Wednesday, 6 October 2010

Jeff Meldrum on Bigfoot and Henry Gee on possibilities of mythical beasts

In search of Bigfoot By Aaron Dean
Dr. Jeffery Meldrum said he doesn't take on faith that Sasquatch is real but based on the body of evidence he has examined, he does think the creature exists.Meldrum is an Associate Professor of Anatomy and Anthropology in the biology department at Idaho State University.Meldrum said he started researching Sasquatch 14 years ago when he found a fresh footprint in southeastern Washington. "That was what set the hook as far as embarking on a more systematic and focused consideration of the question from a research perspective."He has been featured on the History Channel, the SyFy Channel and National Public Radio.Meldrum also said the case of Sasquatch is particularly interesting to him because his background is in the evolution of human locomotion.He said, "The proposition of another biped – perhaps an early hominid or an ape – that had evolved the same bipedal adaptation as humans is an intriguing question."I was already familiar with footprint evidence for early humans walking, so I recognized features and possibilities attributed to Sasquatch."I thought I could make a significant contribution to the resolution to this issue from the perspective of systematic evaluation of footprint evidence because I'm very familiar with that type of data."So I started collecting as many examples of the footprints as I could."Meldrum said his collection currently has over 200 footprint casts and they are working with the Idaho Virtualization Laboratory to create 3D models so other researchers will have access to them.Meldrum also said he's traveled around the world to study Sasquatch.He said one of his more interesting travels was for a documentary for the History Channel to the Hubei province in China.He said China has legends of a creature called the Yerin, which translates into "wild man" and has a similar description to Sasquatch.He said they met with a park ranger who claimed to have seen a Yerin.Meldrum said, "The ranger was patrolling the park and spied at several hundred yards, a reddish brown hair covered figure sprawled on a boulder in the sun in the morning hours."The ranger called out to it, it sat up, looked at him and instead of it being a long snouted bear it was a flat faced man-like figure that got up and walked into the forest."The ranger went after it and tracked it some distance to a stream where it left nice tracks in the mud."He went to get the materials and returned to make a cast of the feet."Meldrum said, "One of the objectives of the trip was to examine these casts.He said the ranger opened up a suitcase and unwrapped the casts."I was stunned," Meldrum stated, "because these footprints were virtually identical to the examples I have here in my laboratory."Meldrum also said the park ranger had no frame of reference as to what these footprints would look like making a hoax unlikely.Meldrum said he is submitting an abstract to the American Association of Physical Anthropology meeting in the Spring about the trip.As far as research here in the U.S., Meldrum said they are working on training search and recovery dogs to track Sasquatch.He said one of the biggest criticisms of Sasquatch is there is no body, and the only way to get a body would be to track one down and kill it or for someone to stumble upon a body."Given their intelligence, this is probably going to be a very unlikely scenario," Meldrum said."The next best thing would be to have a trace of that organism with DNA, and that would come from hair or faeces," he continued.Meldrum said the dogs are generally used to identify humans and human remains, but can be trained to identify almost anything.He said they had one of these dogs check what was suspected being Sasquatch faeces, based on circumstantial evidence.Meldrum said, "They get wind of this faeces which would either be from bear or Sasquatch, because it was filled with black ants, and the dogs had a fear response to it."This is a very unusual response because those same dogs would walk by bear faeces with no response.""This enthused one of the handlers, and he has agreed to train a dog to great ape hair and tissue with the presumption that Sasquatch falls close to the variation of gorillas, chimps and apes," Meldrum continued."Once we have a dog that is at hand, if fresh footprints are found within about 12 hours, we can take the dogs to the site and imprint them with the scent, presuming the tracks are authentic."Meldrum said, "I'm not just about collecting footprints; we're also approaching this as a question of wildlife biology. What is this creature's role in the biological community?"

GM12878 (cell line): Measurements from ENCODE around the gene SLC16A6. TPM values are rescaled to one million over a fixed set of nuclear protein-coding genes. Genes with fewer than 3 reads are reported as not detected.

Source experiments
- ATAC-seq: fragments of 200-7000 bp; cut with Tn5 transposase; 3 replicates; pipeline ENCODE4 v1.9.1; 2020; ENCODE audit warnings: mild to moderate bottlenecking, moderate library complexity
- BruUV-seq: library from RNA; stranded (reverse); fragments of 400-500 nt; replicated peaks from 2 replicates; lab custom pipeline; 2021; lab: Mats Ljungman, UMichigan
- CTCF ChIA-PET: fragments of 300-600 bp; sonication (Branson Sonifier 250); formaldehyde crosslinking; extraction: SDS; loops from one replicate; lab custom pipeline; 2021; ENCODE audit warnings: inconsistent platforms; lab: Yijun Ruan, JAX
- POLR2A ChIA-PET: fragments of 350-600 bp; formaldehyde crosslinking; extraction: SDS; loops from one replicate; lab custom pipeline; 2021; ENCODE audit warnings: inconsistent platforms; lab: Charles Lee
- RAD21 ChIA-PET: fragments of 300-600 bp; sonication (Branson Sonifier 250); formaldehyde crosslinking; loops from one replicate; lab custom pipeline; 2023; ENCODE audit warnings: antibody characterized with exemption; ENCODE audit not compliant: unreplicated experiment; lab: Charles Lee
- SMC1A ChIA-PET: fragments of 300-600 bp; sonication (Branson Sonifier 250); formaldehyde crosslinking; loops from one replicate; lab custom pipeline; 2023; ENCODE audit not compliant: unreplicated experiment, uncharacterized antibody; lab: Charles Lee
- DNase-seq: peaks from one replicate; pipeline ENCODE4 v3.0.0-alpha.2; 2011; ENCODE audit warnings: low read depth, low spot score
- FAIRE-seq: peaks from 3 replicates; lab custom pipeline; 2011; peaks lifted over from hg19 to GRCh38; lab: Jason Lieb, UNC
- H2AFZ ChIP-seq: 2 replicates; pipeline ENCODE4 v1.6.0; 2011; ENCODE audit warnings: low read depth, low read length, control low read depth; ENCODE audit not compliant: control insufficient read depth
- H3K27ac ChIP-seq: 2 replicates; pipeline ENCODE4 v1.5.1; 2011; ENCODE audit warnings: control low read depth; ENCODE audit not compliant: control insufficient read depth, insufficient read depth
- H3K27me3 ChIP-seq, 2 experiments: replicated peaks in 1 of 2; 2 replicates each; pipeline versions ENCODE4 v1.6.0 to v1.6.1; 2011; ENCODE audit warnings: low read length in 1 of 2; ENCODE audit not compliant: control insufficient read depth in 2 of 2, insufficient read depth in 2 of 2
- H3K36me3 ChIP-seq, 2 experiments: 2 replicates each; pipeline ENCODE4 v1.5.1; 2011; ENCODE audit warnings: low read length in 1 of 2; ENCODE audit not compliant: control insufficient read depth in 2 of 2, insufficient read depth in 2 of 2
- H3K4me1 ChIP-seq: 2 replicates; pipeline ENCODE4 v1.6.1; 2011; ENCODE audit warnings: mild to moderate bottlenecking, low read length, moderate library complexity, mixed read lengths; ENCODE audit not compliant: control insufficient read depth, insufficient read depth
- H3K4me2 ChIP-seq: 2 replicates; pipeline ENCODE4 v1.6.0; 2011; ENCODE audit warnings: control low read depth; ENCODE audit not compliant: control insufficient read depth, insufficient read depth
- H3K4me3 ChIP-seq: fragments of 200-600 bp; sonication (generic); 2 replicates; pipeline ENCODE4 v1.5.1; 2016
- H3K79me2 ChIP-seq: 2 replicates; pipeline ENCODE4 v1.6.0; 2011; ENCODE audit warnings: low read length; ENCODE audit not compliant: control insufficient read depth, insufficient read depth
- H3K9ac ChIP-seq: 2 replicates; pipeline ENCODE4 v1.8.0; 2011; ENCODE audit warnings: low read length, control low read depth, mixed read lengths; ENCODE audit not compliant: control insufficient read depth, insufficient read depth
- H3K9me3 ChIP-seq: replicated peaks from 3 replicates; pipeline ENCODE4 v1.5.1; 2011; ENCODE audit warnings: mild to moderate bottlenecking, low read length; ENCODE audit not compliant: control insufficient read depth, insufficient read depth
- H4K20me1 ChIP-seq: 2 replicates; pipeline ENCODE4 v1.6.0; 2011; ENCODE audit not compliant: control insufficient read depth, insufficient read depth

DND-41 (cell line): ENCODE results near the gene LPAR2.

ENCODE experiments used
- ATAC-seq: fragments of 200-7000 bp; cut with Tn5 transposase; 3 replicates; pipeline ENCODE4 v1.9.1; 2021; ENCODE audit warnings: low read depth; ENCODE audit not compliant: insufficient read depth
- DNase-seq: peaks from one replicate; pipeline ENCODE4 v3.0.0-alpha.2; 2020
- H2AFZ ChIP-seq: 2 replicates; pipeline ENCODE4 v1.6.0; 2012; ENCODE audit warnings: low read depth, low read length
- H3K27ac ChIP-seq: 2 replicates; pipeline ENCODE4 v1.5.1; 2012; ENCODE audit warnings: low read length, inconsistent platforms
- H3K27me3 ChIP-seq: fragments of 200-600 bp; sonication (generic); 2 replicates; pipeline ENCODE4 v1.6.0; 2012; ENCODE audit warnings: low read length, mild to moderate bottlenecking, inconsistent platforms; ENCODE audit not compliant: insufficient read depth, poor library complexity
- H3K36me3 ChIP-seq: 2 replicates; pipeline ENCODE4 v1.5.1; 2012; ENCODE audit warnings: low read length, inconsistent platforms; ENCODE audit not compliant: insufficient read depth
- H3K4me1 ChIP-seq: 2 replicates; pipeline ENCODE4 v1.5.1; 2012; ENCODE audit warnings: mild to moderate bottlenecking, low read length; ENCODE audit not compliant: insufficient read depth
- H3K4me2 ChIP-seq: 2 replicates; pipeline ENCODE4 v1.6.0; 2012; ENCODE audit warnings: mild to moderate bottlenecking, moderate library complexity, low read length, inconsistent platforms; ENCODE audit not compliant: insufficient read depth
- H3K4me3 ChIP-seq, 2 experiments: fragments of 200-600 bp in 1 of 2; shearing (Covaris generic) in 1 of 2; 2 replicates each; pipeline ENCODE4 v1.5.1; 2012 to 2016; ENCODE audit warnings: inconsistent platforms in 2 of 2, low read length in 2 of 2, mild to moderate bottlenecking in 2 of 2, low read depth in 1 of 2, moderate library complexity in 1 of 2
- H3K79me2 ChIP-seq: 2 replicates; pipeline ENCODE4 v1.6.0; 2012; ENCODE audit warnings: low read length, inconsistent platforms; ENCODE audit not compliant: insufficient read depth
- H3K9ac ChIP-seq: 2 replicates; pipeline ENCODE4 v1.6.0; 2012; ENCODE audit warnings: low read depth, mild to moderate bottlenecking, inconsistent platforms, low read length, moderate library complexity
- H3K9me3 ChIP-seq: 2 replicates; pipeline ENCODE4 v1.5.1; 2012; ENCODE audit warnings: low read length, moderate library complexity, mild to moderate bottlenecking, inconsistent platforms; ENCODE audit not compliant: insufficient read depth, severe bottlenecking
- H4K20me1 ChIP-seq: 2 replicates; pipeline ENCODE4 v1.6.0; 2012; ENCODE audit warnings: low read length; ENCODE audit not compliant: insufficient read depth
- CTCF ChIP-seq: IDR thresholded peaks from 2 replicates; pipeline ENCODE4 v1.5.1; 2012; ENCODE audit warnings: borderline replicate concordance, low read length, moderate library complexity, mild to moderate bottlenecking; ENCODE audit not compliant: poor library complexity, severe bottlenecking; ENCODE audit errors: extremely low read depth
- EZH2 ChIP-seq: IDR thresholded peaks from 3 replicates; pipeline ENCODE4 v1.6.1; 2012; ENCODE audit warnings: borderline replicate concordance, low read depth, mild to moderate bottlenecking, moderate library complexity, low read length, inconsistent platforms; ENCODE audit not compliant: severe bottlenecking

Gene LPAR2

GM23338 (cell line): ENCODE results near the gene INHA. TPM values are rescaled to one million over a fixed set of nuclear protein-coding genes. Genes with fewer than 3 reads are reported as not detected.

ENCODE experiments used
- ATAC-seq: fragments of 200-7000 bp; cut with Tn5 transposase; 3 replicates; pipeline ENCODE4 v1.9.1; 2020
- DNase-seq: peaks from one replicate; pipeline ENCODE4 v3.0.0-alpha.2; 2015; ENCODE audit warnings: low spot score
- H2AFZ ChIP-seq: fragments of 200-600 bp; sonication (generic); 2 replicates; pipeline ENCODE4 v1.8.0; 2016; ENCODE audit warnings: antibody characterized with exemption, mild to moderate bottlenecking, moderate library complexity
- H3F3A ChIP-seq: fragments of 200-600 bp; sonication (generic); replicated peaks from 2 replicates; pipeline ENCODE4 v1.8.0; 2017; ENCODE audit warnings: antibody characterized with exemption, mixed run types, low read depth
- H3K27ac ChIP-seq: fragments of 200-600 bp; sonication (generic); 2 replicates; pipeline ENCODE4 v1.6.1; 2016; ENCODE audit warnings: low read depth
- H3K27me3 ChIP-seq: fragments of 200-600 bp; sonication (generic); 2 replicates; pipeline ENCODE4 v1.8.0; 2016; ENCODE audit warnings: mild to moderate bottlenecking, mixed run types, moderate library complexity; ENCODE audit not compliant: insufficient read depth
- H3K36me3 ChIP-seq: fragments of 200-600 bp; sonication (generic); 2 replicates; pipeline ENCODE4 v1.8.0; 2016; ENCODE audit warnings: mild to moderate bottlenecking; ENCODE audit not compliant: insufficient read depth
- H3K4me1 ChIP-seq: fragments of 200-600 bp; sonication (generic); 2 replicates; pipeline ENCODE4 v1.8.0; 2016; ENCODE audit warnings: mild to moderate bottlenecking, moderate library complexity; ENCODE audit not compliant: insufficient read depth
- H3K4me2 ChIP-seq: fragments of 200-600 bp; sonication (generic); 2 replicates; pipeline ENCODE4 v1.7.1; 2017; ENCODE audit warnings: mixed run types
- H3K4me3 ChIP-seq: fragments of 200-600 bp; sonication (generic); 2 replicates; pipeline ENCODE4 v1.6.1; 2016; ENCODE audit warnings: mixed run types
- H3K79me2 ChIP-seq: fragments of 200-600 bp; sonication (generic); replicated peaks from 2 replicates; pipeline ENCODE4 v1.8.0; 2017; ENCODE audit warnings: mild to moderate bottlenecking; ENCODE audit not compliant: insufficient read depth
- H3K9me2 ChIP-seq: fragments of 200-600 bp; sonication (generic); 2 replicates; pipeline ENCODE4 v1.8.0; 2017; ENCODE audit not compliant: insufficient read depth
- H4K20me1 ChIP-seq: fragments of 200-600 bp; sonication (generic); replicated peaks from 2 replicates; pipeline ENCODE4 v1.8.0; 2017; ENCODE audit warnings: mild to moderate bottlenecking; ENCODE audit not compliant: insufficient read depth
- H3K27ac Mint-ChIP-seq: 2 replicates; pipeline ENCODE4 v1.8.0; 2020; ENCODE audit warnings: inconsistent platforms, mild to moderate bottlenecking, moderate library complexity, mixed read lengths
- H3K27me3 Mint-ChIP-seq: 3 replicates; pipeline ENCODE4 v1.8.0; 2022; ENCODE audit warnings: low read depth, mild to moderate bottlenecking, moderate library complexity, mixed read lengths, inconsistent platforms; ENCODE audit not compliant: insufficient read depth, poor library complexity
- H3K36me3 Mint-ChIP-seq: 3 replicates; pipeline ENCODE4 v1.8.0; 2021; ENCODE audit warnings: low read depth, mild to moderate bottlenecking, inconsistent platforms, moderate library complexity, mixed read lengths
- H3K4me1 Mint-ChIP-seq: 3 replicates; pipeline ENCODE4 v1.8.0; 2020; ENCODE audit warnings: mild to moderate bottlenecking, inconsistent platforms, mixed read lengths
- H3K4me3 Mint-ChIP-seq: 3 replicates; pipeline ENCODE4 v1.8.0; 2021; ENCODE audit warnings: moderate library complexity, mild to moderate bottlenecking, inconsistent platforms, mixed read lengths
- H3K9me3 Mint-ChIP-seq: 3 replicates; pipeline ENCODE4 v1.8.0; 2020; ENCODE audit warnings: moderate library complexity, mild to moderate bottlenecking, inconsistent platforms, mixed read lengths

Over at The Guardian Newspaper UK an article by Henry Gee
Indiana Jones and the Sasquatch of Doom
The recent discovery of the saola - a large mammal - shows that we don't know everything ... that big mysteries still await
An extract:
“And if one admits H. floresiensis to the canon, what of other celebrated mythical beasts - if not necessarily Nessie, then the orang pendek of Malaysia? The yeti? The sasquatch? Bigfoot? Are all such creatures the products of delusion, conspiracy theories and hoax? Perhaps - but not necessarily. The little we know of those large mammals on the fringes of knowledge suggests that they live in remote places, are very shy, are extremely rare, and that to find them before they become extinct requires a degree of luck. So far, no hard evidence for yetis (say) has emerged. But in a world that hosts H. floresiensis and the saola, the kouprey and the red gazelle, one should keep an open mind.”
Read the whole thing here:
Henry Gee is a senior editor of Nature. He blogs at The End Of The Pier Show. He will be speaking at the Grant Museum, University College London, on 26 October. [630pm; UCL Darwin Lecture Theatre; free admission]

No comments: